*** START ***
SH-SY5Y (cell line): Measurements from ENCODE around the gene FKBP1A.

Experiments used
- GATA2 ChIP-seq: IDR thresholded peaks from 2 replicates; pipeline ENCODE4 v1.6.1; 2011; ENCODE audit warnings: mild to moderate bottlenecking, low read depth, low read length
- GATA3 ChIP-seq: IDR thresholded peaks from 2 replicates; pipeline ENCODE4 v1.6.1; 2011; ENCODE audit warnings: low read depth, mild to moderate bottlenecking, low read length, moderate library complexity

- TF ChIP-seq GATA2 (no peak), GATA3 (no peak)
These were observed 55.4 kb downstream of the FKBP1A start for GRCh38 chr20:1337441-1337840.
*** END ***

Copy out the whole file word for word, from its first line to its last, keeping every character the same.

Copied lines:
SH-SY5Y (cell line): Measurements from ENCODE around the gene FKBP1A.

Experiments used
- GATA2 ChIP-seq: IDR thresholded peaks from 2 replicates; pipeline ENCODE4 v1.6.1; 2011; ENCODE audit warnings: mild to moderate bottlenecking, low read depth, low read length
- GATA3 ChIP-seq: IDR thresholded peaks from 2 replicates; pipeline ENCODE4 v1.6.1; 2011; ENCODE audit warnings: low read depth, mild to moderate bottlenecking, low read length, moderate library complexity

- TF ChIP-seq GATA2 (no peak), GATA3 (no peak)
These were observed 55.4 kb downstream of the FKBP1A start for GRCh38 chr20:1337441-1337840.